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PA Supreme Court Hears Case Against Voter ID Law

The ruling is expected to come down at the end of September, and either way, will affect this year's presidential election. Although the PA Supreme Court is notoriously corrupt, there's also a reasonable chance that Chief Justice Ron

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The ruling is expected to come down at the end of September, and either way, will affect this year's presidential election. Although the PA Supreme Court is notoriously corrupt, there's also a reasonable chance that Chief Justice Ron Castille, a Republican, will side with the Democrats:

The legal team fighting Pennsylvania's restrictive new voter identification law asked the state's Supreme Court on Thursday to at least postpone until after November the measure that could disenfranchise tens of thousands of voters, many of them minorities.

"There's too little time, there's too many people affected and there's no place in the statute that guarantees that qualified electors can get the ID they need to vote," said David P. Gersch, representing the American Civil Liberties Union and other public interest groups.

The three Democratic justices noted the nonexistence of the voter fraud the law is ostensibly designed to prevent, and repeatedly asked lawyers representing the state's Republican-led legislature and Republican governor, "What's the rush?"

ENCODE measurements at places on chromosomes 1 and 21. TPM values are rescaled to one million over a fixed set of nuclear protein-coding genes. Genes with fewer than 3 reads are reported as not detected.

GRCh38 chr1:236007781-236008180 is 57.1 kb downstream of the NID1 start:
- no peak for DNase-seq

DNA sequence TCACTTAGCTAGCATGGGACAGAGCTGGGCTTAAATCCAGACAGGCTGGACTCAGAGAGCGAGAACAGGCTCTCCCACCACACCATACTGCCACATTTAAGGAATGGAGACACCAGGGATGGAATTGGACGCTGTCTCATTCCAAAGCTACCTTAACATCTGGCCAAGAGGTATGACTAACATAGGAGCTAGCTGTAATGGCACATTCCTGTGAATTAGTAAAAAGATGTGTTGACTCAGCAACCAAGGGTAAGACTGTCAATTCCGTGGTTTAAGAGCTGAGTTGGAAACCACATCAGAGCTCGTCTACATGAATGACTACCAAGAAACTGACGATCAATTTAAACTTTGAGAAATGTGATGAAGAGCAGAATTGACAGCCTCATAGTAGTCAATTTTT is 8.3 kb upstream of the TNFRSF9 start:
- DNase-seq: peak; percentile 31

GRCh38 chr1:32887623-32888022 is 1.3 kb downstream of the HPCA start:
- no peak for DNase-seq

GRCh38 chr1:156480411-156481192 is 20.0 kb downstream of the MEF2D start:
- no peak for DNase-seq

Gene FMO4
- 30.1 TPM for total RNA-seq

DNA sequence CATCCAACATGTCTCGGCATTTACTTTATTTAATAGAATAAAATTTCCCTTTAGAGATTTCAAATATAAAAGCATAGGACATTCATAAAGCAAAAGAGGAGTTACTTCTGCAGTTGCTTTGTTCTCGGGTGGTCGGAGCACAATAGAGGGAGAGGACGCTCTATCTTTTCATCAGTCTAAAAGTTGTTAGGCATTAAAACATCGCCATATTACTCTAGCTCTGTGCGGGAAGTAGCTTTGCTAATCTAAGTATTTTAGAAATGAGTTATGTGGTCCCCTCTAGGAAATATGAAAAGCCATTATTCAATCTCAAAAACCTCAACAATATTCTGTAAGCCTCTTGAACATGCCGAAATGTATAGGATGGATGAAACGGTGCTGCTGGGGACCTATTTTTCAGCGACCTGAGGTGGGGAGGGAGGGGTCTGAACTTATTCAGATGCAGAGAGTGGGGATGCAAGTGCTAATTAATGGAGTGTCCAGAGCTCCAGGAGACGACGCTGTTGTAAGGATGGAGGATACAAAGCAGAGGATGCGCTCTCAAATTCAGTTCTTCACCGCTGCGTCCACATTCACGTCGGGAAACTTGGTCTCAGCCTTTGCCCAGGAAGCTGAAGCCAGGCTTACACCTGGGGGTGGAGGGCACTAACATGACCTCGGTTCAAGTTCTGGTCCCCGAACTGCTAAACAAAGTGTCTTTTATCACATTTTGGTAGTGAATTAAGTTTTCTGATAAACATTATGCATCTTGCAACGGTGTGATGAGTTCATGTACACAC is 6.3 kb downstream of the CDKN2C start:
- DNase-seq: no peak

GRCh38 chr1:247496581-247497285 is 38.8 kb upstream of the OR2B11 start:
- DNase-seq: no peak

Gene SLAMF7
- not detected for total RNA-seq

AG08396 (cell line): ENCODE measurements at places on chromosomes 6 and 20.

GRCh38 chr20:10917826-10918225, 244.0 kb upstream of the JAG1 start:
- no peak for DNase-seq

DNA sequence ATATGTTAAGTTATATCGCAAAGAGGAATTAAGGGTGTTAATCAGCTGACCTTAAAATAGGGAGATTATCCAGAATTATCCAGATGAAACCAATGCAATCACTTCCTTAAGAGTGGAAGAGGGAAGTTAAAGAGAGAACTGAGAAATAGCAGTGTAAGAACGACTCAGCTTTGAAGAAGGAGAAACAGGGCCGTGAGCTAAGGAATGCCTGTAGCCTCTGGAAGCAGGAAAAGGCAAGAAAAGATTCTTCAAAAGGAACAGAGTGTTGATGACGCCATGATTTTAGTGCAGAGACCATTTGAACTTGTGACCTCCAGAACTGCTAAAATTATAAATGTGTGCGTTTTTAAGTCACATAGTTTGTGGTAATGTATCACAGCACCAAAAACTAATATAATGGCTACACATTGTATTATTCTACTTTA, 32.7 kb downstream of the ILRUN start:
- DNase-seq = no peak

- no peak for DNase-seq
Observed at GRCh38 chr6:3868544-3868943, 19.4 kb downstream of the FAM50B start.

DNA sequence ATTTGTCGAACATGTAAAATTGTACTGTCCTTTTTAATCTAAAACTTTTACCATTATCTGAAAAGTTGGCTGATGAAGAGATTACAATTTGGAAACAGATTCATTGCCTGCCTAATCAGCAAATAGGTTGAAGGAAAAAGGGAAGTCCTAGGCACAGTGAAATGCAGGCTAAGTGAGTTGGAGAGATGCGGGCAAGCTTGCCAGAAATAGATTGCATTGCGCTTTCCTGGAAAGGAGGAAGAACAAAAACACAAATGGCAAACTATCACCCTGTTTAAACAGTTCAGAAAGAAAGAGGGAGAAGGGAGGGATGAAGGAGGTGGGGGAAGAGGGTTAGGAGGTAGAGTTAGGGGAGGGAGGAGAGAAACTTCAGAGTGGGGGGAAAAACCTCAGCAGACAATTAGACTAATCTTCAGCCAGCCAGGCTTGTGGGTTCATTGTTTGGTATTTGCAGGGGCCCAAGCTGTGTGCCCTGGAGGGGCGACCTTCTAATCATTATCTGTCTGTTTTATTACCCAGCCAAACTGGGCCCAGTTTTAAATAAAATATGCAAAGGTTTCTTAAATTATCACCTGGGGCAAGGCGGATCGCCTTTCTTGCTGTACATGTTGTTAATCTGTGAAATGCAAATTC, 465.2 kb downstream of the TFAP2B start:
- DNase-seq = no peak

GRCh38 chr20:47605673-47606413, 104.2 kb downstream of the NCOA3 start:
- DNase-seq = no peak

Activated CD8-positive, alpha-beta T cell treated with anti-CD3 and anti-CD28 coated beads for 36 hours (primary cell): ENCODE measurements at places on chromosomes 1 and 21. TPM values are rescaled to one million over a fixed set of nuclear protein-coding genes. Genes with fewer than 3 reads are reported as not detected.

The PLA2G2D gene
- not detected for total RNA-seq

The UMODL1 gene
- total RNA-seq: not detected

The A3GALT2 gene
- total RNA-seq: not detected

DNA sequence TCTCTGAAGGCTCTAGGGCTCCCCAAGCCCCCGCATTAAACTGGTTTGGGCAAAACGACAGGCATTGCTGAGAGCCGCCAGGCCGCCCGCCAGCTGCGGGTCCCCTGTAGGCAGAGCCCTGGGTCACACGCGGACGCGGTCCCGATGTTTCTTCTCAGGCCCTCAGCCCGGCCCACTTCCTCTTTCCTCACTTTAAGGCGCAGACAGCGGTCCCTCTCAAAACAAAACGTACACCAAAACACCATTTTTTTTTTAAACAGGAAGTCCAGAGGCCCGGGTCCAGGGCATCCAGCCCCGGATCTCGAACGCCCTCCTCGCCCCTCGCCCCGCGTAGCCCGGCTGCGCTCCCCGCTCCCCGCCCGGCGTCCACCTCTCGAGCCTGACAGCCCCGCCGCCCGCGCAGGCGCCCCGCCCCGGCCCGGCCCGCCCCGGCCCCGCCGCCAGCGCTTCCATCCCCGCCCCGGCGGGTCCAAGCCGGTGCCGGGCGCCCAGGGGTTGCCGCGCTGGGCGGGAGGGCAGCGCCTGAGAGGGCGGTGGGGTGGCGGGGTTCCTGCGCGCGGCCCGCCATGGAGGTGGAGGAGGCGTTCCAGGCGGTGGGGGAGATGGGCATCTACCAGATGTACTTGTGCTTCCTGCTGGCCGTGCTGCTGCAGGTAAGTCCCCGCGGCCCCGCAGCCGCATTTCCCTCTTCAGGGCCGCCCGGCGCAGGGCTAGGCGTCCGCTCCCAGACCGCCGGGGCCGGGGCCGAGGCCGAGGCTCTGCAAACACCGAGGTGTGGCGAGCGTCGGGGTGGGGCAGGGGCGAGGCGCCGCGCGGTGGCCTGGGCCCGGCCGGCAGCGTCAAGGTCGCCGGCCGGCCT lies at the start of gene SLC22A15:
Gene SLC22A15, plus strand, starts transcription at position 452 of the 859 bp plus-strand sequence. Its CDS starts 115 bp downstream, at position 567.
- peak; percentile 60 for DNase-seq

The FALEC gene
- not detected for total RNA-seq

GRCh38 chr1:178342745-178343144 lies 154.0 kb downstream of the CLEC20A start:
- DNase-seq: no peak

But even if the nation's top courts were once a place where partisan differences were overcome, these days they are more likely to be one more place for partisan battles. On Thursday, the three Republican Supreme Court justices gave little indication that they would overrule a district court decision last month that let the law stand. In case of a tie, the lower court ruling would remain in effect.

{...] Pennsylvania's GOP House majority leader, Mike Turzai, provided a clear view of the motivation behind the voter ID laws when he recently declared that the voter ID law "is going to allow Governor Romney to win the state of Pennsylvania."

Democratic Justice Seamus McCaffery alluded to Turzai's statement at Thursday's hearing. "There's no public harm that we can see [from voter fraud]," he said. "Could it be politics, maybe?"

There are some hints that at least one Republican justice could break ranks. At the hearing, Justice Thomas Saylor, a Republican, asked the state's lawyers whether the law guarantees every registered voter can cast a vote -- a question they could only answer in the negative. The Philadelphia Inquirer editorial board raised the possibility that Pennsylvania Chief Justice Ron Castille might ultimately side with the Democrats on this issue.

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